I came to the Shelter Jordan in early June with many personal goals for myself. I planned to read my Bible more, to pray more, and to evangelize more than I ever had before. It did not take long into my time for God to begin radically altering my perspective on Christian volunteering.
I had always seen my previous volunteer work as a personal effort; if I worked really hard at something, God would bless me. Through my effort, I thought I would learn something new, and feel really good about all of the success I had achieved in Christian volunteering.
I thought that if I could just give enough effort, my Christian volunteering would finally bear some tangible fruit. However, in the last two months here; I have discovered that Christian volunteering is not about personal effort at all. It is not about trying my best and then receiving a nicely packaged life-lesson in return.
I have found, that Christian volunteering is actually all about God.
This may seem redundant. Allow me to explain. I think that, all too often, we participate in Christian volunteering to gain something for ourselves. But God has used my last two months here to teach me that any work we do, and anything we achieve, if it is truly to be used by him, must be accomplished through him, and not through our own strength.
God is the one who makes a difference in people’s lives, not me. God is the one who makes my effort in Christian volunteering worth anything at all.
A meeting with a guest
I first began to realize this truth about Christian volunteering through my encounter with a young male guest from South Korea. This guest was travelling alone during his holidays from university. At a Bible discussion we offered at the hostel, the guest told the group that he had grown up in a Christian home, but now had many questions about God. The guest explained that he was hoping to find answers to these questions in his travels.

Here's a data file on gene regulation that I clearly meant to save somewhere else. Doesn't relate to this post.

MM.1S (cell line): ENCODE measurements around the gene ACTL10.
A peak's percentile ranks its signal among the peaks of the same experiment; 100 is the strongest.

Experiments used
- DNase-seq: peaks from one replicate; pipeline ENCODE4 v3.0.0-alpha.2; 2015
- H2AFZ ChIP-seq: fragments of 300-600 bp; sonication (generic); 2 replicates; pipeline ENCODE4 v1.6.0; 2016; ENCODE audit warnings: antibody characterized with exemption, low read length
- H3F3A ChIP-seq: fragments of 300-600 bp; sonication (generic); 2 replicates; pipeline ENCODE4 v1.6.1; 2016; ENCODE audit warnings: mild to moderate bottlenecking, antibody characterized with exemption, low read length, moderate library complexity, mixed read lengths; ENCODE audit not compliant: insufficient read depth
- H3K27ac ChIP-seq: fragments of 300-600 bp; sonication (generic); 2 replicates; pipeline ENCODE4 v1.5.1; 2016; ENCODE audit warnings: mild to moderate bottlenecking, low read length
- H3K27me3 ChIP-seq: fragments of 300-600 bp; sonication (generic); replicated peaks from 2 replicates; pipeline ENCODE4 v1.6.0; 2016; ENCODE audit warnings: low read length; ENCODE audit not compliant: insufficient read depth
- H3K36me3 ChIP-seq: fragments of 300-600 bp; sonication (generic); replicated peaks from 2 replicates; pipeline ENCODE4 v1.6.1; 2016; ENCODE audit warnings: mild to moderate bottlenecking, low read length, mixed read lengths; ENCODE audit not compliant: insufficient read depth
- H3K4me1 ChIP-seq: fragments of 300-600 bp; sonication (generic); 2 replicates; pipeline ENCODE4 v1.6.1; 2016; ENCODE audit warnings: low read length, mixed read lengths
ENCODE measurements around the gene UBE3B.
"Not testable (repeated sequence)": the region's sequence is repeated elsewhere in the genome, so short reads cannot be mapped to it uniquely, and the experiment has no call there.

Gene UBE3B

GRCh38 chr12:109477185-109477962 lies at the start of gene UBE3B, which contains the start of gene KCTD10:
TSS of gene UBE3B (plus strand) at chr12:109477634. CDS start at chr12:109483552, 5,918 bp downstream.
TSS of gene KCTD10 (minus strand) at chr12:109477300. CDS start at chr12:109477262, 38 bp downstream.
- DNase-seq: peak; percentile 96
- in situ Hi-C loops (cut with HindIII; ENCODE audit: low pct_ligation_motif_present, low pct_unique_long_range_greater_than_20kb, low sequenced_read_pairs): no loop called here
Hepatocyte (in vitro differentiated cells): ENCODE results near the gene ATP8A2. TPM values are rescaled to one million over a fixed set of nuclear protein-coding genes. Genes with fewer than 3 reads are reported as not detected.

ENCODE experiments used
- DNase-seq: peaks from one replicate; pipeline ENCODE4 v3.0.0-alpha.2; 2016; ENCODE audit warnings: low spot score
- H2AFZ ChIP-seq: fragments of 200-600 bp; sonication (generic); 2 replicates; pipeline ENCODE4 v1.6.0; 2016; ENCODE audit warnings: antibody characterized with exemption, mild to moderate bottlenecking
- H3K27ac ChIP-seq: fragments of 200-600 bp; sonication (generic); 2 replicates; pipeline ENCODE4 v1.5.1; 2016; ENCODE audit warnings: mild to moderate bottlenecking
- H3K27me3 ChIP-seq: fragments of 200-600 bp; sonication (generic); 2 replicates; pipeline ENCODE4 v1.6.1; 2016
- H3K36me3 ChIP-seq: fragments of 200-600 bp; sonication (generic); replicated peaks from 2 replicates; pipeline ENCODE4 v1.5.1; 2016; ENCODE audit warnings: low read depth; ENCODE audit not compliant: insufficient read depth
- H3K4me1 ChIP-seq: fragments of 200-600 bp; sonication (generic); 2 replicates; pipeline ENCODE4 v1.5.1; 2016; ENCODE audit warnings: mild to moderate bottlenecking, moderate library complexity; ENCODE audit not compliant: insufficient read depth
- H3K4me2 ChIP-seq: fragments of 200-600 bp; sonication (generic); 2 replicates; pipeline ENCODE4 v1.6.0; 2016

That evening, after Bible discussion, I spoke with the guest. We talked for several hours about things that we were studying, things about which we were passionate, and our travels. To my surprise, we did not talk about God at all. I left the hostel that night with a feeling of defeat. Here I had talked for hours with a guest, but did not “share the gospel”.
That night, I felt that all of my effort in Christian volunteering had failed.
Yet, the next evening, the guest also attended a film discussion that we offered at the hostel. After the film discussion, the other Christian volunteers began playing the guitar and singing worship songs together. The guest also joined in. We ended up spending three hours in worship together: myself, the other Christian volunteers, and the guest!
Later that night, before I returned home, the guest told me that he had never experienced the love of God in Christian community in that way before. He told me he was going to continue asking God his hard questions, and seeking to find more communities of Christians when he returned to South Korea.
My experience with the guest from South Korea was not one that I would have envisioned for myself when I set out to be a Christian volunteer. I did not share my testimony, I did not do any manual labor, and I did not even hand out a gospel tract.
And yet, God worked a miracle in my young friend’s heart.
God has taught me, that success in Christian volunteering is not made through our effort. Rather, it is by relying on His power that people’s hearts are changed.
I continue to learn about Christian volunteering here at the Shelter. Now, I have replaced my goals for “personal improvement”. I now have a simple desire to humble myself before God, seeking to rely on Him alone.